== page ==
Illustration photo of Hergest Ridge, Welsh Borders

Roger Butler takes a musical journey along Hergest Ridge


I DON’T KNOW MANY PLACES where you can feel as much freedom and space as Hergest Ridge, and I guess Mike Oldfield must have felt this way too when he penned his song about the joys of being on horseback. He had lived in a house near Hergest’s bracken-clad slopes when concentrating on the follow-up to Tubular Bells and, while this wasn’t quite as popular as his initial magnum opus, he named it after the whaleback ridge which marches directly across the border between England and Wales.

The photographic artwork that accompanied the music featured the hill, complete with Mike’s dog, through a 360º fish eye lens but over the years many folk must have wondered if Hergest Ridge was a real place or just the figment of a late night party back in the mid 70s. Further confusion might occur with pronunciation, since you’re meant to say Hargest – like hardest – but there’s no mistaking this long rolling ridge which rises outside Kington, in the west of Herefordshire, and ends up virtually in the centre of Gladestry, the first village in Powys.

An ominous heavy shower swept across the edge of the Black Mountains, but strong shafts of sunlight made the rain look like clouds of billowing dust in the Australian outback. I looked east over the woods above Kington and felt I was at the theatre. Moving from left to right, the view encompassed the steep slopes of Herrock and Bradnor Hills, distant Titterstone Clee, the crumpled contours of Worcestershire, the Malverns, the wooded crest above Abberley and the faraway clump on top of May Hill.

Any number of grassy rides led towards the top where nine distinctive monkey puzzles huddled together to the west of the trig point. Huddle is the most appropriate term because, from a distance, they really did appear to be deep in conversation and we half expected them to leap into life and start shouting at their intruders. For some odd reason, they were planted by the landowner around thirty years ago and are now visible from a number of nearby tops.

We continued over the broad summit and down into Gladestry, from where paths meandered along the southern flanks to take us back over the top and onto shapely Hanter Hill. Though its summit sits just 300 metres from the border, this pyramidal volcanic outlier is scattered with the oldest rocks in Wales and the gabbro and granite was formed at least 700 million years ago.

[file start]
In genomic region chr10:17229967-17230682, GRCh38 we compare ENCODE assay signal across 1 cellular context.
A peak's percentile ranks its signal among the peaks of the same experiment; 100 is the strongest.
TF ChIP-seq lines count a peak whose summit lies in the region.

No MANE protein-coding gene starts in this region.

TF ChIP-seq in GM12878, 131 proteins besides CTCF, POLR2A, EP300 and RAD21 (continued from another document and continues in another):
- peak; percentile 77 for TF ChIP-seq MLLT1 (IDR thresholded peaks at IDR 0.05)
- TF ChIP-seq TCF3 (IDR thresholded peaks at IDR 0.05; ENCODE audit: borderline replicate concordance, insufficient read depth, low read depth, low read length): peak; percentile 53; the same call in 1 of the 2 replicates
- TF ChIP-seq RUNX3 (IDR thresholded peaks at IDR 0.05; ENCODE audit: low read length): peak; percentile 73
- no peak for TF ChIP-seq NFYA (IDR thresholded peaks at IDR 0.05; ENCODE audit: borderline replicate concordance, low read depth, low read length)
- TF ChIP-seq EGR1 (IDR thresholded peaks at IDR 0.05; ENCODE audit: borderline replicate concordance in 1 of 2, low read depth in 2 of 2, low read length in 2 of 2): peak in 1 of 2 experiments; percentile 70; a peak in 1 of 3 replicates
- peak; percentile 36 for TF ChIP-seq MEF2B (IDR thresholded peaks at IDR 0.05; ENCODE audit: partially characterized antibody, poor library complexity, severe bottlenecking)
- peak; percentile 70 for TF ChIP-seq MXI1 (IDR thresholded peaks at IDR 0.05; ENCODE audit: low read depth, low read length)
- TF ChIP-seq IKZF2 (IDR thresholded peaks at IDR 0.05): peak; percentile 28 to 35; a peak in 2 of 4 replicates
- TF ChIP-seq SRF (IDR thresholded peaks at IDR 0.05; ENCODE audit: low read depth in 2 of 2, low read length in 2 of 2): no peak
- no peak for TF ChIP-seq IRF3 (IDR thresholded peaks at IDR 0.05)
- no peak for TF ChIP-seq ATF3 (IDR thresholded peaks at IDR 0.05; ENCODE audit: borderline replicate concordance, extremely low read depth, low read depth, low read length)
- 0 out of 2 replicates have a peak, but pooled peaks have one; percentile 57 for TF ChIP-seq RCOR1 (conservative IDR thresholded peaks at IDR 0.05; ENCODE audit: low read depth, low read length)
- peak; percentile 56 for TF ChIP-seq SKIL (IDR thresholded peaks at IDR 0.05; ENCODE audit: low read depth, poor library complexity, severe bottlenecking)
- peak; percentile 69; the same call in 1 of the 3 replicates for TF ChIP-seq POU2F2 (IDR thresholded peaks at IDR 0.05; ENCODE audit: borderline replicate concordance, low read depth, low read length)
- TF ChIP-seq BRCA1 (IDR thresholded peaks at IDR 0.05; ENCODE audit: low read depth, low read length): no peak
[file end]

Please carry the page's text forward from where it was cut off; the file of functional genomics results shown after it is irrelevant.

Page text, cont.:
Mike Oldfield’s song includes a chorus which sings “Hey and away we go, Through the grass, across the snow”, and finishes with a couple of jolly lines “So if you feel a little glum, To Hergest Ridge you should come”. I fully agree, because right at the heart of the Welsh Marches and with Offa’s Dyke path running along its top, this is a rollercoaster worth returning to time and time again.

ROUTE DESCRIPTION

  • Go through gate at top of Ridgebourne Road and on to open hillside. Continue due W for 2km to clump of trees, then walk SW to reach trig point.
  • Choice of paths lead SW along top and at col continue along ridge to reach prominent little summit with yew tree.
  • Retrace steps back to col and take track SW downhill to lane by Gladestry.
  • Turn L and after 700m take bridleway through farm on L.
  • Continue E, through gates, to Upper Rabber.
  • Turn L past house up steep track and onto open land. Walk N across main ridge and descend to col leading to Hanter Hill.
  • Climb to top, return to col and walk E back to start via edge of Birchen Coppice.

 

 

Hergest Ridge, Welsh Borders

Details

  • Distance: 14km/8.7 miles
  • Ascent: 535m/1750ft
  • Time: 5 hours
  • Start/ Finish: Ridgebourne Road (a no through lane with parking available) on the west side of Kington (GR: SO284567)
  • Map: OS 1:25,000 Explorer sheet 201 (Knighton & Presteigne)
  • Information: Kington TIC (01544 230778)
  • Public transport: Nearest station Knighton, where bus no 41 links to Kington – for details see www.travelinemidlands.co.uk
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